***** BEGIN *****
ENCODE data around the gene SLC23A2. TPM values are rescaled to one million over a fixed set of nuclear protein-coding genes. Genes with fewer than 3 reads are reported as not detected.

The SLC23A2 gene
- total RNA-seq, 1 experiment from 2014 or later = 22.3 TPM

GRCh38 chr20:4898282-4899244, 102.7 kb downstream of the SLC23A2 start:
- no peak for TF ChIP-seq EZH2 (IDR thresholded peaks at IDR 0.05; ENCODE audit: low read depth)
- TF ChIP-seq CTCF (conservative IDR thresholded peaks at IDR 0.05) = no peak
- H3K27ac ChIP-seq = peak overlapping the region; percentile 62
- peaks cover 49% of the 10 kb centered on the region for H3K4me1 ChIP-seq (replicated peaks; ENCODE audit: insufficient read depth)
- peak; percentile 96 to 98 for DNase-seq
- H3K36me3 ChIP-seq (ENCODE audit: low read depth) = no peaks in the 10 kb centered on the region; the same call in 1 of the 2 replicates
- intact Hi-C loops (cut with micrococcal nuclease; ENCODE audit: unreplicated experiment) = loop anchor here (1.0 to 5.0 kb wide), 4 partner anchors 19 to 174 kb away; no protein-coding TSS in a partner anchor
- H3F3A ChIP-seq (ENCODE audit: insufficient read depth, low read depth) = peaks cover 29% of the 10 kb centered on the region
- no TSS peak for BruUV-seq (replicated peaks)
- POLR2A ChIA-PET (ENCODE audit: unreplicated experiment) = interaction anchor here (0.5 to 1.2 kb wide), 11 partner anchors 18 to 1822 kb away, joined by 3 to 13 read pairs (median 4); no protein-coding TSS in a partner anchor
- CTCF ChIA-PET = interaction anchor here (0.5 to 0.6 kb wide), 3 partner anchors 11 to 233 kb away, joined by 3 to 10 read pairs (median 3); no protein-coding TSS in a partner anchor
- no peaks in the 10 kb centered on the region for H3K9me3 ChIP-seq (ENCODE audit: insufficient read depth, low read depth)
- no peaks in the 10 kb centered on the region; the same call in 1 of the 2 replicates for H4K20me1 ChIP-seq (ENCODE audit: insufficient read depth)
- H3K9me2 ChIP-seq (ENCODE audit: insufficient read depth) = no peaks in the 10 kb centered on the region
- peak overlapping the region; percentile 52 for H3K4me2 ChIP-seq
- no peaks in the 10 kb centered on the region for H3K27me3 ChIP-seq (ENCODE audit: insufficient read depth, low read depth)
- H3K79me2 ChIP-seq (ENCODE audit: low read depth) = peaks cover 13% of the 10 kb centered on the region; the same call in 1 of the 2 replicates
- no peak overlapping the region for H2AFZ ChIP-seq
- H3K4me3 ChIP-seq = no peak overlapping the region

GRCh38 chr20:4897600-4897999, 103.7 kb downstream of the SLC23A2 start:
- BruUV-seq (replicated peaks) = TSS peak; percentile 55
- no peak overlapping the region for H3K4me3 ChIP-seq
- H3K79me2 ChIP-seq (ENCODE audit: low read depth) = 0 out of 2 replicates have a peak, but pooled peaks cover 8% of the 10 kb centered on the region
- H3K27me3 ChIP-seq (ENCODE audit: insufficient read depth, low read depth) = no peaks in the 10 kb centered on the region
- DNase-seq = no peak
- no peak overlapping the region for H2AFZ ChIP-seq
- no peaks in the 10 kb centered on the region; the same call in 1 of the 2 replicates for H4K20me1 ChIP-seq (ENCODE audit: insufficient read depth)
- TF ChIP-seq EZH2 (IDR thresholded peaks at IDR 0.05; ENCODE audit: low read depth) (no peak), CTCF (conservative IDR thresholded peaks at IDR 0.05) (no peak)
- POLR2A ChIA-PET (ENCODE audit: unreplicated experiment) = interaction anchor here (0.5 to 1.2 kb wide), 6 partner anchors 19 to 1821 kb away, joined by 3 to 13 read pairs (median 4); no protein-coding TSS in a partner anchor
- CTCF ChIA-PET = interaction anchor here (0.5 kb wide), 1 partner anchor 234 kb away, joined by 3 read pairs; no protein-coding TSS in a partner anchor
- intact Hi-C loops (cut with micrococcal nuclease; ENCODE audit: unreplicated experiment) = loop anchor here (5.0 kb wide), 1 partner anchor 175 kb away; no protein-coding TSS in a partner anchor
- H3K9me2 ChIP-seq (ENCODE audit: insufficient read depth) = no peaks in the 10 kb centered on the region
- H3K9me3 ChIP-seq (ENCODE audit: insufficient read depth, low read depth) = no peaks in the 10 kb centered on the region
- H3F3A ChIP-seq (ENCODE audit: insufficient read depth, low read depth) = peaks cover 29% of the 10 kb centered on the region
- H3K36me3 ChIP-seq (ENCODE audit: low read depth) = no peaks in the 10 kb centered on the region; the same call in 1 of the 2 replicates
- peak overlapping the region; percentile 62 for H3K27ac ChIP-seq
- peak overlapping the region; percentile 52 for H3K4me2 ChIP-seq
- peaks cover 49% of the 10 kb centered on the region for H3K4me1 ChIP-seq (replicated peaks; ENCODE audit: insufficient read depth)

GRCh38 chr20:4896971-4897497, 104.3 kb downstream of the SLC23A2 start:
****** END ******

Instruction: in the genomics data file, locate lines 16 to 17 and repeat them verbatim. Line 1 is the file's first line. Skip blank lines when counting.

- no peaks in the 10 kb centered on the region for H3K9me3 ChIP-seq (ENCODE audit: insufficient read depth, low read depth)
- no peaks in the 10 kb centered on the region; the same call in 1 of the 2 replicates for H4K20me1 ChIP-seq (ENCODE audit: insufficient read depth)